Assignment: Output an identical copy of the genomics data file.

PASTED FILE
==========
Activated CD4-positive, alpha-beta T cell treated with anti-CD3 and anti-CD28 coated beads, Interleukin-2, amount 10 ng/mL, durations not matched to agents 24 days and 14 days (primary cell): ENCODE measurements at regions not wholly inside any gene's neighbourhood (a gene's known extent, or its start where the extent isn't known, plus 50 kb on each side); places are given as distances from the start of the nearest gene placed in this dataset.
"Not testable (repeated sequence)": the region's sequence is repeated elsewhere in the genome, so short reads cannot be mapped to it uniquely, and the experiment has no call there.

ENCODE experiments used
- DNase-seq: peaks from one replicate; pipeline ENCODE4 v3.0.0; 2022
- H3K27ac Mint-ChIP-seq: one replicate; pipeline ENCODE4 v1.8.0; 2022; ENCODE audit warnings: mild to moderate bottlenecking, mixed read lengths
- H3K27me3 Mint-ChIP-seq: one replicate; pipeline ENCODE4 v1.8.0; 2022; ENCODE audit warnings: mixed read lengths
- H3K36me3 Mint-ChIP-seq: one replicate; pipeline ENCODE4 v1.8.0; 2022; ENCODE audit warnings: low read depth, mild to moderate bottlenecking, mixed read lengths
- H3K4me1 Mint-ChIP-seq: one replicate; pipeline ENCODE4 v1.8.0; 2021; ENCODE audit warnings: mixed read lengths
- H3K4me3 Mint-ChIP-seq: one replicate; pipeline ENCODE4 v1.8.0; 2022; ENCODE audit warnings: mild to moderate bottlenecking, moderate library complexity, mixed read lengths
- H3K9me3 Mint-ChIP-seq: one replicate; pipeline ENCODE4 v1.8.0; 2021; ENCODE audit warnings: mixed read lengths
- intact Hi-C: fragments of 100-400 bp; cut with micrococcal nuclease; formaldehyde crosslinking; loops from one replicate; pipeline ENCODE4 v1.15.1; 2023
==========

Activated CD4-positive, alpha-beta T cell treated with anti-CD3 and anti-CD28 coated beads, Interleukin-2, amount 10 ng/mL, durations not matched to agents 24 days and 14 days (primary cell): ENCODE measurements at regions not wholly inside any gene's neighbourhood (a gene's known extent, or its start where the extent isn't known, plus 50 kb on each side); places are given as distances from the start of the nearest gene placed in this dataset.
"Not testable (repeated sequence)": the region's sequence is repeated elsewhere in the genome, so short reads cannot be mapped to it uniquely, and the experiment has no call there.

ENCODE experiments used
- DNase-seq: peaks from one replicate; pipeline ENCODE4 v3.0.0; 2022
- H3K27ac Mint-ChIP-seq: one replicate; pipeline ENCODE4 v1.8.0; 2022; ENCODE audit warnings: mild to moderate bottlenecking, mixed read lengths
- H3K27me3 Mint-ChIP-seq: one replicate; pipeline ENCODE4 v1.8.0; 2022; ENCODE audit warnings: mixed read lengths
- H3K36me3 Mint-ChIP-seq: one replicate; pipeline ENCODE4 v1.8.0; 2022; ENCODE audit warnings: low read depth, mild to moderate bottlenecking, mixed read lengths
- H3K4me1 Mint-ChIP-seq: one replicate; pipeline ENCODE4 v1.8.0; 2021; ENCODE audit warnings: mixed read lengths
- H3K4me3 Mint-ChIP-seq: one replicate; pipeline ENCODE4 v1.8.0; 2022; ENCODE audit warnings: mild to moderate bottlenecking, moderate library complexity, mixed read lengths
- H3K9me3 Mint-ChIP-seq: one replicate; pipeline ENCODE4 v1.8.0; 2021; ENCODE audit warnings: mixed read lengths
- intact Hi-C: fragments of 100-400 bp; cut with micrococcal nuclease; formaldehyde crosslinking; loops from one replicate; pipeline ENCODE4 v1.15.1; 2023